Downsizing is a goal for many retirees, but it didn’t make sense for a couple with a large extended family. Instead, they built a five-bedroom home on a verdant golf course in Duluth with plenty of space for their adult daughter and her family, who all have their own bedrooms there.
There was just one catch: “This is my client’s dream house, but they wanted it to feel more modern,” says interior designer, Kristin Kong.
To tone down the traditional architecture, the designer painted the walls and moldings throughout in a crisp shade of white, and she brought in new ebony-stained hardwood flooring that was “museumlike,” Kong says. She also redesigned the home’s two fireplaces.
In the great room, the contemporary firebox is surrounded by sleek floor-to-ceiling porcelain slabs flanked by vertical wooden beams, a striking focal point for an Italian sectional sofa and a pair of 1980s-inspired chairs covered in a funky patterned fabric. “This home is subdued, but there are some great patterned pieces and fun pillows,” Kong explains. “We built around them.”
For example, the patterned fabric on a pair of plush lounge chairs inspired the pink and purple hues in the vibrant prayer room. And a rounded leather banquette with a cheerful white and yellow patterned seat back adds a splash of color to the classic white kitchen. Over the round, white lacquered breakfast table, a contemporary brass and glass light fixture, “sort of disappears,” Kong says.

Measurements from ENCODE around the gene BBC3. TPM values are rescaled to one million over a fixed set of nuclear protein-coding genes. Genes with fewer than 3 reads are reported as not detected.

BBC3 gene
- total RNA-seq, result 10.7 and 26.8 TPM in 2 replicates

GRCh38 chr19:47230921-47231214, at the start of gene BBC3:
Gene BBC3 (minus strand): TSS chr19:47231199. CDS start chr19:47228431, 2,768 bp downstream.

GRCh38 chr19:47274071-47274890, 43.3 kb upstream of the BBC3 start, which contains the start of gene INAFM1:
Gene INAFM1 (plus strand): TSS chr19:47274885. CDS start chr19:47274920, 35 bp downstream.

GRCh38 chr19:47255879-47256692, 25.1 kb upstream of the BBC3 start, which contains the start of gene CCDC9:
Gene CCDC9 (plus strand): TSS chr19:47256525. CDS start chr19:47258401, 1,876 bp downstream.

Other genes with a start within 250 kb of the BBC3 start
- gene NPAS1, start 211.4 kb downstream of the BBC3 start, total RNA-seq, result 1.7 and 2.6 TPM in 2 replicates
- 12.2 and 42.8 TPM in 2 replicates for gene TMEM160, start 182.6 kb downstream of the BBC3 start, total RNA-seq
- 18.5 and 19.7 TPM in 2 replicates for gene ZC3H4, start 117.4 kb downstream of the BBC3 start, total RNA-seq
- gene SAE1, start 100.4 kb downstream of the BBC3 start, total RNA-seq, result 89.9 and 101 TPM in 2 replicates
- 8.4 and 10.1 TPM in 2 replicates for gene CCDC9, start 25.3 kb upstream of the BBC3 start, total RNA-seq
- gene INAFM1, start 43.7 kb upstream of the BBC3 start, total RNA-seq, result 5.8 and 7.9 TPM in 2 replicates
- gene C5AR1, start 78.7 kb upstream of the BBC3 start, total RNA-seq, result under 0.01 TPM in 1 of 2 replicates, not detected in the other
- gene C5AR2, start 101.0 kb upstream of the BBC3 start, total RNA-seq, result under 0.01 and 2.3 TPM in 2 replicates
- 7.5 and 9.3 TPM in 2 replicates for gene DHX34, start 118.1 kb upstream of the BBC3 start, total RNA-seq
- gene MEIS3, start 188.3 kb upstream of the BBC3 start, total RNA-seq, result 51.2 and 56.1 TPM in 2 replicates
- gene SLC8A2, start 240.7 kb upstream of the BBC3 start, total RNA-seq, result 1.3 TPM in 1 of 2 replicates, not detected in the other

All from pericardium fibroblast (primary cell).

In the formal dining room, by contrast, a jaw-dropping bubble chandelier makes a big statement over a wooden table surrounded by crimson velvet-covered chairs that coordinate with the patterned draperies. At the far end of the room, a gold leafed wallcovering highlights a wall niche. “Every room has something that sparkles,” Kong says.
Indeed, a shimmery throw pillow elevates the upholstered headboard and simple white bedding in the enveloping master suite, where a pair of velvet channel-tufted chairs pull up to a large, round shag-covered ottoman. Floor-to-ceiling draperies enhance the sense of coziness. “It’s soft and serene,” Kong says. “When you’re not using too many bold colors, you need to layer in textures.”
Kong’s clients are thrilled about the outcome of the nine-month project, and they’ve enjoyed sharing it with guests, recently hosting family from India for an extended stay. “They feel very proud that they were able to do a house like this,” Kong says. “I feel so fortunate to have a job where I get to help give people their dream home.”
INTERIOR DESIGN Kristin Kong, K Kong Designs. (404) 953-5537; kkongdesigns.com